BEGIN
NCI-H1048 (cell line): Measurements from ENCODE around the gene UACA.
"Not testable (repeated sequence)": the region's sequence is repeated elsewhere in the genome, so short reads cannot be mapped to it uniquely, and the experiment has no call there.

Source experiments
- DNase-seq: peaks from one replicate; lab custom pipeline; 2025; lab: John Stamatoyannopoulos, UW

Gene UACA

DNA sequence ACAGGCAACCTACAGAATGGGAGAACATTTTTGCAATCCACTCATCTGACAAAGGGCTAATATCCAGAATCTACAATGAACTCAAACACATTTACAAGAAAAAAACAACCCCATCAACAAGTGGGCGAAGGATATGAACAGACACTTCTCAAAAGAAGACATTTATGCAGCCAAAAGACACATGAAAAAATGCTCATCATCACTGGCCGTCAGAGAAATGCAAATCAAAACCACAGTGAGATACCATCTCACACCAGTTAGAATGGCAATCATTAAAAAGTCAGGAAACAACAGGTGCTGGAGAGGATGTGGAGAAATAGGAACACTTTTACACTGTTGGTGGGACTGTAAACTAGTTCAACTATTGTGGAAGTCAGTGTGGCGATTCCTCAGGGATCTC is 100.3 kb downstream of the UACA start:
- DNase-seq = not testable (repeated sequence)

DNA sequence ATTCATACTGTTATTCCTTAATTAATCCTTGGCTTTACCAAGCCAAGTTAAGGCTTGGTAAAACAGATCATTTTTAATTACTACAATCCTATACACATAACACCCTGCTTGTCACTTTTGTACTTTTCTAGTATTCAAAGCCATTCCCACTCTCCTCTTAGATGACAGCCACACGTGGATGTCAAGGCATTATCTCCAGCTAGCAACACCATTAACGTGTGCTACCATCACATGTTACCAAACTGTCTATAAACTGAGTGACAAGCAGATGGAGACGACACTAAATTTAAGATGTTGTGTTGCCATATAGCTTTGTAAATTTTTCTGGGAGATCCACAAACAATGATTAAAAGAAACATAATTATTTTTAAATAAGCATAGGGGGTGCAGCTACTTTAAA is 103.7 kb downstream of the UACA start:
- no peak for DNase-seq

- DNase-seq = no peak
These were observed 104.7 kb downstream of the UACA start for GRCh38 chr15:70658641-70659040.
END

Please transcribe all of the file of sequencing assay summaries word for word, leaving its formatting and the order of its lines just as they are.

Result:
NCI-H1048 (cell line): Measurements from ENCODE around the gene UACA.
"Not testable (repeated sequence)": the region's sequence is repeated elsewhere in the genome, so short reads cannot be mapped to it uniquely, and the experiment has no call there.

Source experiments
- DNase-seq: peaks from one replicate; lab custom pipeline; 2025; lab: John Stamatoyannopoulos, UW

Gene UACA

DNA sequence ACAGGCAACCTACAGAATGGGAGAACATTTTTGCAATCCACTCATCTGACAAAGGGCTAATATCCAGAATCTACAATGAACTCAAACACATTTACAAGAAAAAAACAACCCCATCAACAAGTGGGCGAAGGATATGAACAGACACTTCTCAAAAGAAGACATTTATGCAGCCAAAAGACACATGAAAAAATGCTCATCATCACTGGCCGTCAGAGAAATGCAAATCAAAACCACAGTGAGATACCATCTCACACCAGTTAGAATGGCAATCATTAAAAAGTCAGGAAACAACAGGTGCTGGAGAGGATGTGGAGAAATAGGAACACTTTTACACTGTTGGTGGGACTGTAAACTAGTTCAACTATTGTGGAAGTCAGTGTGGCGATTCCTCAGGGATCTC is 100.3 kb downstream of the UACA start:
- DNase-seq = not testable (repeated sequence)

DNA sequence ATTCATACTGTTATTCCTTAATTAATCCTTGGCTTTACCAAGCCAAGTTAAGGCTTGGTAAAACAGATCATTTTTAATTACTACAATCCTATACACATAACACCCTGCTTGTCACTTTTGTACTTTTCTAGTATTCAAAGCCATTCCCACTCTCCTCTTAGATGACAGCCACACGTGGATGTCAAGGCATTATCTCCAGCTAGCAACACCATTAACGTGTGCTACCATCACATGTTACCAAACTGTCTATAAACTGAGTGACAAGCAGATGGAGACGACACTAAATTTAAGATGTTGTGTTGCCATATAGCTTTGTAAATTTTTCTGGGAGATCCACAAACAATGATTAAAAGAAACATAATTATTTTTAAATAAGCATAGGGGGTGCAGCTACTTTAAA is 103.7 kb downstream of the UACA start:
- no peak for DNase-seq

- DNase-seq = no peak
These were observed 104.7 kb downstream of the UACA start for GRCh38 chr15:70658641-70659040.